National 31.7.2016 08:36 am

Malema: The EFF is an unstoppable train

Part of an EFF motorcade in Polokwane on Saturday. Picture: Nigel Sibanda

Part of an EFF motorcade in Polokwane on Saturday. Picture: Nigel Sibanda

The party has said it’s targeting the 2019 elections, so the number of wards it wins on Wednesday is immaterial. ‘But I can tell you, we are going to increase,’ said Malema.

EFF leader Julius Malema has boasted that his party is an “unstoppable train” and vowed that it would be a force to be reckoned with in the general elections in 2019.

Malema told an EFF business gala dinner in Meropa Casino in Polokwane, Limpopo, on Saturday night that he didn’t care whether the party won a municipality in Wednesday’s local government elections.

“But I can tell we are going to increase our numbers,” said Malema.

“In 2019,  the EFF will be the force to be reckoned with.”

Malema with EFF chairperson Dali Mpofu at the gala dinner in Polokwane on Saturday night. Picture: Nigel Sibanda

Malema with EFF chairperson Dali Mpofu at the gala dinner in Polokwane on Saturday night. Picture: Nigel Sibanda

He said those who wanted to win municipalities at all costs were short-sighted.

“The EFF is three years old,” he said. “Stop putting too much pressure on this three-year-old. Let us nurture it.”

Malema blasted tenderpreneurs, labelling them blood-suckers and said they were not innovative.

“They have got no ideas,” he said. “They survive through buying toilets and selling them to a municipality. Why should buying toilet paper be something that must be provided by a private person There is nothing sophisticated about that. You ought to think, man … Don’t be parasites, be a businessman.”

Malema reiterated that the EFF was the future of South Africa

“So a wise businessman will know that these young ones are going to take over this country,” he said.


Malema said the formation of the EFF was necessitated by the fact that there was vacuum in the left politics in South Africa.

“You all know that nature does not allow a vacuum,” he said. “And therefore we had to come and occupy that space. The South African Communist Party is dead.”

Malema, who was clad in a black suit, said there was nothing socialist about looking untidy.

“Leadership should not just show opulence, particularly in front of the poor masses of our people,” he said.

Malema said the EFF wanted the economy to be in the hands of the state because South Africa came from a difficult past.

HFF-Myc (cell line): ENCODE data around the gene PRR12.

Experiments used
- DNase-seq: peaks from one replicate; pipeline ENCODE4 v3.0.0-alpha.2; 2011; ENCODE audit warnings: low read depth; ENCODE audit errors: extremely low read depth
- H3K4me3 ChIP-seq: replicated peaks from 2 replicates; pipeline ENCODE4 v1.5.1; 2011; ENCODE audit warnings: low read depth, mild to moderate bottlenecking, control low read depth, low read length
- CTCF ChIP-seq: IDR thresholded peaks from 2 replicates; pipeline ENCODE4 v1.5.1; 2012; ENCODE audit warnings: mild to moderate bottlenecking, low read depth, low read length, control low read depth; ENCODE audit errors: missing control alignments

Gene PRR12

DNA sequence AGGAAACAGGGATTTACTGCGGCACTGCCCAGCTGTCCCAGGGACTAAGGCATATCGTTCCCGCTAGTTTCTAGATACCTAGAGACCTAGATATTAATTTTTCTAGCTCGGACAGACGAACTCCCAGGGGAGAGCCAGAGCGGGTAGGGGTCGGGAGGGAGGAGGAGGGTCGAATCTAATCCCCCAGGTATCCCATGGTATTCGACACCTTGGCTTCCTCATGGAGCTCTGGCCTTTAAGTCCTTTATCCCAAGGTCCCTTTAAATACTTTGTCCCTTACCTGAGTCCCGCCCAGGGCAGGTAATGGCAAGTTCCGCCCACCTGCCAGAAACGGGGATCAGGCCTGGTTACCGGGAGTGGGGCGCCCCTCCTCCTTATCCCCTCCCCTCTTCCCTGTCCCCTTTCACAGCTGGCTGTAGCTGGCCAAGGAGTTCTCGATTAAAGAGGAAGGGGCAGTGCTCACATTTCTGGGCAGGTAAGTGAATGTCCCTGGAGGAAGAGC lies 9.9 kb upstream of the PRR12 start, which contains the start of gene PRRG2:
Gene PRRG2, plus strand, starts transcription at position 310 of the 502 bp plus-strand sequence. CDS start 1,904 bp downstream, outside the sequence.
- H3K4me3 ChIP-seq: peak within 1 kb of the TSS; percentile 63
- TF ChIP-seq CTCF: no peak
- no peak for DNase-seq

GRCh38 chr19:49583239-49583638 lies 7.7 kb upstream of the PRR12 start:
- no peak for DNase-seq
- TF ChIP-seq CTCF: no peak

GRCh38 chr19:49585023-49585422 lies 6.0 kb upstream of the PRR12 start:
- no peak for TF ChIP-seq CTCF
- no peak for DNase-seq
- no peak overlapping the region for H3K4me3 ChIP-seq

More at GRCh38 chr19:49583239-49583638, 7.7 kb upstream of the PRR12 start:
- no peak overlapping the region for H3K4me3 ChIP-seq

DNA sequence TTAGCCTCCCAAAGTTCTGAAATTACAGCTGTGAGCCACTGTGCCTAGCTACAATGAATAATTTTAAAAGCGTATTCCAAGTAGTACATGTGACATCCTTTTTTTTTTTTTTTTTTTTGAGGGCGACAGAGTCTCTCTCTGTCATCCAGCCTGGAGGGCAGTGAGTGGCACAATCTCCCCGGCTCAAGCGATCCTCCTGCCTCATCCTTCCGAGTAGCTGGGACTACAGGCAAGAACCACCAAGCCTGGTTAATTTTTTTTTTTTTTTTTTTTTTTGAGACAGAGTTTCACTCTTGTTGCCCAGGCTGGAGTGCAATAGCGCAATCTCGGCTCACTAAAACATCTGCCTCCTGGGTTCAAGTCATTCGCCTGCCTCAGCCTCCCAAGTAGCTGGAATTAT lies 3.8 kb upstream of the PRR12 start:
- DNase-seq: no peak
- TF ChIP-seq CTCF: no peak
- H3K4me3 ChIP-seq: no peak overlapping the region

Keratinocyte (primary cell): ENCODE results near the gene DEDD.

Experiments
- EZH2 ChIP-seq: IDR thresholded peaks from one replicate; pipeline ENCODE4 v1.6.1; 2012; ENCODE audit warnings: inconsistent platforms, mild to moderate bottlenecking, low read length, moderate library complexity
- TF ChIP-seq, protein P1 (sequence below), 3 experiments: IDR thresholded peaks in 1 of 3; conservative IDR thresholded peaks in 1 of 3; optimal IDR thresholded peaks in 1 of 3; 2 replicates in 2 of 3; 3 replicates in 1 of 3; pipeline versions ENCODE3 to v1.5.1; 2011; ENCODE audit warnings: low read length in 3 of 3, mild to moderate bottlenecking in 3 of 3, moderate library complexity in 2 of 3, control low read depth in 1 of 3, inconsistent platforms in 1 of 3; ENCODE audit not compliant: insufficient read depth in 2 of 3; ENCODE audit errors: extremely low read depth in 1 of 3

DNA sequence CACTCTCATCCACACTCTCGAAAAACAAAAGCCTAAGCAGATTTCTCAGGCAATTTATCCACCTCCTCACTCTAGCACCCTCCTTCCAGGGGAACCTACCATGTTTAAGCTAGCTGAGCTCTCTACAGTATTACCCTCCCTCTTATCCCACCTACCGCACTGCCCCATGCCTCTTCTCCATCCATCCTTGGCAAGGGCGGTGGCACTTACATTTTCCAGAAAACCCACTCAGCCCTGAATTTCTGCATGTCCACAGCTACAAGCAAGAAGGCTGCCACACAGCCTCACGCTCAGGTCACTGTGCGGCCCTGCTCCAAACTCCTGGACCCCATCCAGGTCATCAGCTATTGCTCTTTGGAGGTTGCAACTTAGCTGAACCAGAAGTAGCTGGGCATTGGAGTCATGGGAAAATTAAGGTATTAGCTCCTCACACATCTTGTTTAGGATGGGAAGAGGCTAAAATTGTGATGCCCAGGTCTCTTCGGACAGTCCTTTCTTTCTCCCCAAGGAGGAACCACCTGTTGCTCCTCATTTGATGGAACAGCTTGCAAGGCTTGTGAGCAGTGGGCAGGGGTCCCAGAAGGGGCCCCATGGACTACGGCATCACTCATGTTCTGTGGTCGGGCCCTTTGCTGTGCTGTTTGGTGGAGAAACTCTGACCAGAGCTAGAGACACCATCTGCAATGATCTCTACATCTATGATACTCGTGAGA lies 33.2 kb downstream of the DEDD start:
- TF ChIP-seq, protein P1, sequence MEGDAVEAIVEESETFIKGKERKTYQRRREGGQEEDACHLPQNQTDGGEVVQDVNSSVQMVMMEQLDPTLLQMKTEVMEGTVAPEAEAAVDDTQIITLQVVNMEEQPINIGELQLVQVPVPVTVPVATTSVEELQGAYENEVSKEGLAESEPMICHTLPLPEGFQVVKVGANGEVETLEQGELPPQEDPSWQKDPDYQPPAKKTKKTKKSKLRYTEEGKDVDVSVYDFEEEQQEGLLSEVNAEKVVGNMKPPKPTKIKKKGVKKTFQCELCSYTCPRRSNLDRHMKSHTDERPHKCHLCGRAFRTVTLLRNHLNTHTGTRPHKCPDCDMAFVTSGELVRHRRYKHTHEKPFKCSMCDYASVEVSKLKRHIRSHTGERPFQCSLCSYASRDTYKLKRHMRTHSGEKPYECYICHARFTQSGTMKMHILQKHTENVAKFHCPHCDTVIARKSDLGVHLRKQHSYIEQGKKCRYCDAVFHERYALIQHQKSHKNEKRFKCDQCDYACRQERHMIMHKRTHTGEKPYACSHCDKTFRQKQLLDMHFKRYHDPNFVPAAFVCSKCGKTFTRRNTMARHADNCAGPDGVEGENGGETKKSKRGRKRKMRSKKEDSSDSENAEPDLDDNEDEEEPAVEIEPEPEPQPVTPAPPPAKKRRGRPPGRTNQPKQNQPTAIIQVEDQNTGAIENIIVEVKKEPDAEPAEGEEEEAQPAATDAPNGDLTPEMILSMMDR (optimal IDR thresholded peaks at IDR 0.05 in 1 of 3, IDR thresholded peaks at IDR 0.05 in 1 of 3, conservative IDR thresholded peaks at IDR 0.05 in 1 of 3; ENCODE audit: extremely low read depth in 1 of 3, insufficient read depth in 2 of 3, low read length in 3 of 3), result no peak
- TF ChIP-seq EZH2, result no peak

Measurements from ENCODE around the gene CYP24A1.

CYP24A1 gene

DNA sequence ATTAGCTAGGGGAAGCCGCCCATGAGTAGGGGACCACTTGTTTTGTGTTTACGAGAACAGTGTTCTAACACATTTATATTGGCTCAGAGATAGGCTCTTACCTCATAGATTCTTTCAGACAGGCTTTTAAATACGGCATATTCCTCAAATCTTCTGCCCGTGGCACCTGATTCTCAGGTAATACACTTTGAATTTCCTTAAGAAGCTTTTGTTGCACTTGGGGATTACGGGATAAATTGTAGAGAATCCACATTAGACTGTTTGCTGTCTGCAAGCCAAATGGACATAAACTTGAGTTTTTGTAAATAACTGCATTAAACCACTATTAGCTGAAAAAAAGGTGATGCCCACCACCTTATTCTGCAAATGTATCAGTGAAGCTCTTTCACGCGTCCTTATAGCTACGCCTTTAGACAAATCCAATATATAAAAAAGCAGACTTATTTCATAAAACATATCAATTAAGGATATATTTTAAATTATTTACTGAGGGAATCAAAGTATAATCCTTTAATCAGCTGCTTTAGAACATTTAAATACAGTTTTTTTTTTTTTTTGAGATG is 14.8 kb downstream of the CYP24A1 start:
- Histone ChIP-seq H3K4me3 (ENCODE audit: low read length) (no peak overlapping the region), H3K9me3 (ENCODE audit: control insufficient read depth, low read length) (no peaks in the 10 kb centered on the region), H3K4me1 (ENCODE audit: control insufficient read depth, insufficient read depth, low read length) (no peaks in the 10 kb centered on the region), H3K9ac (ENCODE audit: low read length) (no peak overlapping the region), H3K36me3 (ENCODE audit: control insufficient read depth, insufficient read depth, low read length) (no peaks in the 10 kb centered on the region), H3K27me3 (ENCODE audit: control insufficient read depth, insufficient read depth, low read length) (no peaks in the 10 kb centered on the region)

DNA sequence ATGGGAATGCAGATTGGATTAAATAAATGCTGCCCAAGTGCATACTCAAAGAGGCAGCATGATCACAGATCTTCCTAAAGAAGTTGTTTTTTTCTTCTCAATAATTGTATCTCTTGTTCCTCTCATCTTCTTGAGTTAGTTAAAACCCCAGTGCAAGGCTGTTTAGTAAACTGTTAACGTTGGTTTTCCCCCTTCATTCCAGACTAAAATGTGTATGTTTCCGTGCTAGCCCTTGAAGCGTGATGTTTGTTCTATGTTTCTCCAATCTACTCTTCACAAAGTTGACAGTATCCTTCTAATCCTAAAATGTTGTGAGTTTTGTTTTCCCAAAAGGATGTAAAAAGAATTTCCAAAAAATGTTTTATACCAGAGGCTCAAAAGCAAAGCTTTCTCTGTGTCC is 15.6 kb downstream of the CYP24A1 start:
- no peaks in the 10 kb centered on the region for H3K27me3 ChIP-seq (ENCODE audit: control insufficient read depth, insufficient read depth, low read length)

“In Britain, when it came from the Second World War, the state took over the responsibility to rebuild the economy of Britain,” Malema said. “They never left that in the hands of the private sector. We also come from our own war and that war is called apartheid.

“Because we come from that war, we have the responsibility as the state to take ownership of the economy.”

He told the guests that the EFF was not the enemy of business.

“We want to partner with business, but it must be done in reasonable manner and not in a manner that the ANC is doing it,” Malema said.

“An individual in the name of Patrice Motsepe becomes a multibillionaire.

“Yet we have got a lot of people who unemployed and poor.”

Malema spoke out against municipalities privatising basic things such as water.

“Here in Polokwane they are going to outsource the sewerage system,” Malema said. “It must be owned by the private sector. Our own things must be processed by the private sector.”

EFF national chairperson Dali Mpofu said education was one of the most important things for the EFF.

“The EFF has achieved many achievements in the past year,” Mpofu said. “One of the major achievements was the graduation ceremony of one Julius Sello Malema at Unisa.”

Mpofu said the EFF wanted to challenge the ANC top six to a series of debates after the election.

Party secretary general Godrich Gardee said much had been put into the election campaign.

The ANC and EFF will hold their final rallies today.


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